Thursday, September 25, 2008

The T-Shirt

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You can count on a student to push the boundaries of the First Amendment every so often, and here is the latest example of the argument between the golden amendment and the right's of the public good.

Apparently Daxx Dalton, a fifth grader at a school in Colorado, wore the above shirt to school (the one on top), got into scuffles with kids, was asked to turn it inside out, refused, and was suspended. The father then called the school officials a bunch of "liberal loons" and is going to sue the school. The edublogosphere is going nuts over the topic, which I caught at Joanne Jacobs (see blogroll). I can't really post a response there because some of those commentators are so out of touch with reality that it is scary. Let's analyze the issue a little more objectively, shall we?

The issue would fall under the court decision Tinker vs. Des Moines, which basically says that a school district can't infringe on a student's freedom of political expression unless it threatens the learning process at the school. What does that mean exactly? Well, it isn't something that can be nailed down. However,the precedent is there that would defend the right's of the student to wear the shirt. In 2003, Bretton Barber wore the above shirt (the one on the bottom) to school and had a similar situation occur (although without scuffles) in which the kid was suspended for refusing to get rid of the shirt. Barber won his case in federal court. In fact, most of the these cases are going towards the student's right to political expression. So the issue of whether or not the shirt is legal is pretty simple.

The main difference, and the real issue of the shirt, is whether or not it disrupts the learning environment, something that can be interpreted in a very broad spectrum. Obviously it created a problem, but there actually has to be intent to cause a disturbance and a history of that image/symbol/shirt causing a problem on campus. This comes from a myriad of court cases regarding the Confederate flag, which is allowed in some schools and banned in others based on the intent and history stated above. While you could probably easily could prove intent, the history part is much more foggy and will be difficult to justify. In this case, the kid still has the right to have the shirt.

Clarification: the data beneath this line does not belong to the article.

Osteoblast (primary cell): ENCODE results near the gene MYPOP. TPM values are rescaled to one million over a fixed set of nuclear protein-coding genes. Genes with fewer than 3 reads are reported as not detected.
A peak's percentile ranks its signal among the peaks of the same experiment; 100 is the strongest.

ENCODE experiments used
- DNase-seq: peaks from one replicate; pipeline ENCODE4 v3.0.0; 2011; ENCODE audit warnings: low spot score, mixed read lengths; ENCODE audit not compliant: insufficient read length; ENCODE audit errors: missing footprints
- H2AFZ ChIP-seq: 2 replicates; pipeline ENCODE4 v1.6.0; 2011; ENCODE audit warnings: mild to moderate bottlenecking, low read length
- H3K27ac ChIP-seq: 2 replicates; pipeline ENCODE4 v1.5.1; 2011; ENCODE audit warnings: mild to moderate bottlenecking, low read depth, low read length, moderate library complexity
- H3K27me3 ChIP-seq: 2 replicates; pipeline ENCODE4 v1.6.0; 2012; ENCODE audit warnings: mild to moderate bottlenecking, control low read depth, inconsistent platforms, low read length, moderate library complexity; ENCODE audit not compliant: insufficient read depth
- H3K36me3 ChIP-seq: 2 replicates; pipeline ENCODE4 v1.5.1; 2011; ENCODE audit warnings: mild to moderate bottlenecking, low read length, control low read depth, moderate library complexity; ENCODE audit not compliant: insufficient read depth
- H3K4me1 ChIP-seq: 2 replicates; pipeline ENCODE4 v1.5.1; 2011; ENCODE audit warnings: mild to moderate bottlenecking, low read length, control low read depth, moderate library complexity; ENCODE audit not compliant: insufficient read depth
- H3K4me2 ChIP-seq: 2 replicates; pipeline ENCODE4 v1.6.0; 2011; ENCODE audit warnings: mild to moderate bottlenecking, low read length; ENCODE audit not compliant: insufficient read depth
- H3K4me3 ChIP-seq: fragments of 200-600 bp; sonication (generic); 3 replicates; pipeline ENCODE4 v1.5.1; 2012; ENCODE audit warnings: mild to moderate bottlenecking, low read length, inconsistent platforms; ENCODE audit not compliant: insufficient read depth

I would argue that neither the kid nor the school district is the real problem here. The problem is Tracy Barber (mom of Brett), and Dann Dalton (dad of Daxx). Both have managed to show that parents can be complete jackasses when it comes to the simple idea of common sense. Fine, the shirts are legal, but neither shirt has a real place at school and neither were worn for any reason except to create a commotion that distracts from learning. Bretton Barber's shirt is not anti-war, it's a little kid who is trying to stir up controversy because he hasn't learned how express himself in an academic setting. Daxx Dalton's shirt is much worse. It's a father taking advantage of his 5th grade son to promote a political agenda because the father doesn't have the testicles to to protest for himself in a public forum. That shirt isn't more disturbing because of the message or that it's Obama, it's disturbing because the kid is a tool of an absolute moron.

Look, you're not going to get a bigger supporter of First Amendment rights than myself, especially in the classroom. But along with those rights comes something that I try to impress on kids, responsibility. While both shirts are acceptable under the law, the parents failed to act in a manner that promotes the responsible protection of the First Amendment. Instead, both made a mockery of it.

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